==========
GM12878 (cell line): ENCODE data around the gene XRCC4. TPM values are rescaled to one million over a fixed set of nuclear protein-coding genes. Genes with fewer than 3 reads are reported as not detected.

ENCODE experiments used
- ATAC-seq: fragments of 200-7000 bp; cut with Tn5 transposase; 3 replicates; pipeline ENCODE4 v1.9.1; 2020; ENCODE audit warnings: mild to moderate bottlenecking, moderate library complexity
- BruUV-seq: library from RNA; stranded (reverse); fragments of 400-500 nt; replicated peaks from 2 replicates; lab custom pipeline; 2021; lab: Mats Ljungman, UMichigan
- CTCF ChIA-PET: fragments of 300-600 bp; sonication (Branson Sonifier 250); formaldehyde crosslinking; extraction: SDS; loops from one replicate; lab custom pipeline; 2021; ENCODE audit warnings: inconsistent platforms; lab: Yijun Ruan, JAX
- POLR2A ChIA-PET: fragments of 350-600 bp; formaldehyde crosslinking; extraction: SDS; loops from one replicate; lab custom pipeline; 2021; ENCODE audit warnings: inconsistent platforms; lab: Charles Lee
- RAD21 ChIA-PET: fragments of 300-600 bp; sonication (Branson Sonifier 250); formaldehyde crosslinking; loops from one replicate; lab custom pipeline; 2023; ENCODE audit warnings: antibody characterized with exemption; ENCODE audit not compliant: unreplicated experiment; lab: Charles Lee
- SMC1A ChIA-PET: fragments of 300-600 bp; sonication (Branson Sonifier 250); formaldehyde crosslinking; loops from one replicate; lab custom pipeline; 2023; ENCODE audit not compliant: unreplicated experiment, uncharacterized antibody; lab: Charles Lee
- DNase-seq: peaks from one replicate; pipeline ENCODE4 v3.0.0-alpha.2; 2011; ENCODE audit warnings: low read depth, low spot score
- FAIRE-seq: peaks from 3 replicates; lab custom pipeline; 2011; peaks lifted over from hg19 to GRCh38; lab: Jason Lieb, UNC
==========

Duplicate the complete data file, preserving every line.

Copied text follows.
GM12878 (cell line): ENCODE data around the gene XRCC4. TPM values are rescaled to one million over a fixed set of nuclear protein-coding genes. Genes with fewer than 3 reads are reported as not detected.

ENCODE experiments used
- ATAC-seq: fragments of 200-7000 bp; cut with Tn5 transposase; 3 replicates; pipeline ENCODE4 v1.9.1; 2020; ENCODE audit warnings: mild to moderate bottlenecking, moderate library complexity
- BruUV-seq: library from RNA; stranded (reverse); fragments of 400-500 nt; replicated peaks from 2 replicates; lab custom pipeline; 2021; lab: Mats Ljungman, UMichigan
- CTCF ChIA-PET: fragments of 300-600 bp; sonication (Branson Sonifier 250); formaldehyde crosslinking; extraction: SDS; loops from one replicate; lab custom pipeline; 2021; ENCODE audit warnings: inconsistent platforms; lab: Yijun Ruan, JAX
- POLR2A ChIA-PET: fragments of 350-600 bp; formaldehyde crosslinking; extraction: SDS; loops from one replicate; lab custom pipeline; 2021; ENCODE audit warnings: inconsistent platforms; lab: Charles Lee
- RAD21 ChIA-PET: fragments of 300-600 bp; sonication (Branson Sonifier 250); formaldehyde crosslinking; loops from one replicate; lab custom pipeline; 2023; ENCODE audit warnings: antibody characterized with exemption; ENCODE audit not compliant: unreplicated experiment; lab: Charles Lee
- SMC1A ChIA-PET: fragments of 300-600 bp; sonication (Branson Sonifier 250); formaldehyde crosslinking; loops from one replicate; lab custom pipeline; 2023; ENCODE audit not compliant: unreplicated experiment, uncharacterized antibody; lab: Charles Lee
- DNase-seq: peaks from one replicate; pipeline ENCODE4 v3.0.0-alpha.2; 2011; ENCODE audit warnings: low read depth, low spot score
- FAIRE-seq: peaks from 3 replicates; lab custom pipeline; 2011; peaks lifted over from hg19 to GRCh38; lab: Jason Lieb, UNC